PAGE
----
The third and final play in this trilogy is Ghalia’s Miles, written by Maya Zbib. The story follows a young Lebanese woman who risks a dangerous journey through the current conflict zones in the region. “It’s a coming of age story, about a teenage girl who wants to go to Europe because there she feels she’ll find the freedom there she has always sought. “I think Ghalia Miles is about the situation of all women, not just those in the region. For me it’s about what it means to be free today”, Zbib says. ” Throughout Ghalia’s journey she meets women from both mythology and history, some who help her and others who warn her about the dangers she will face. The idea was also to look at borders, because it has become harder and harder now to move across these national lines. I also wanted to explore what it means to be Lebanese or Syrian and how that might change when you leave the country. Finally, I wanted also to look at how hard it is to be yourself beyond the stricture of race or gender. I sometimes feel that we are going backward in how we feel about race and gender We like to think we have made this big leap forward but the reality is often very different.”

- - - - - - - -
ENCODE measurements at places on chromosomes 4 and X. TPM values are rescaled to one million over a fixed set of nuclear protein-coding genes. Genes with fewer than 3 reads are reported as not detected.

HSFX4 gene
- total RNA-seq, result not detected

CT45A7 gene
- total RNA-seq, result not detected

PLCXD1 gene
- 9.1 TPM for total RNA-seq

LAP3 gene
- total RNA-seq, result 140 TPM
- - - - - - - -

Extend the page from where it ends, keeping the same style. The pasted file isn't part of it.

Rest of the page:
All three plays are moving, effective portraits of a country currently torn apart by conflict. They explore the effects of this collective trauma, a trauma that will take years to recover from. Of the three pieces Ghaia’s Miles perhaps stands out, with it’s moving portrait of a young woman who endures both physical and pyschological abuse in her quest to simply find freedom. A freedom which may be idealized but one she nevertheless decides is worth risking her life for. And by the play’s conclusion, when Ghaia finally reaches Europe’s shores as a homeless refugee, you hope that somehow she will find what she has given up so much for.
Told From the Inside is an outstanding showcase of the work of some the region’s most talented playwrights and a much needed counter point to the hundreds of hours of stories invariably told from a western perspective. It shows the pain of a country’s collapse but it also shows a glimmer of hope, most evident in Ghaia’s Miles, and a reminder that a younger generation is perhaps more resilient then we think and will somehow find a way forward, not just in Syria but throughout the region.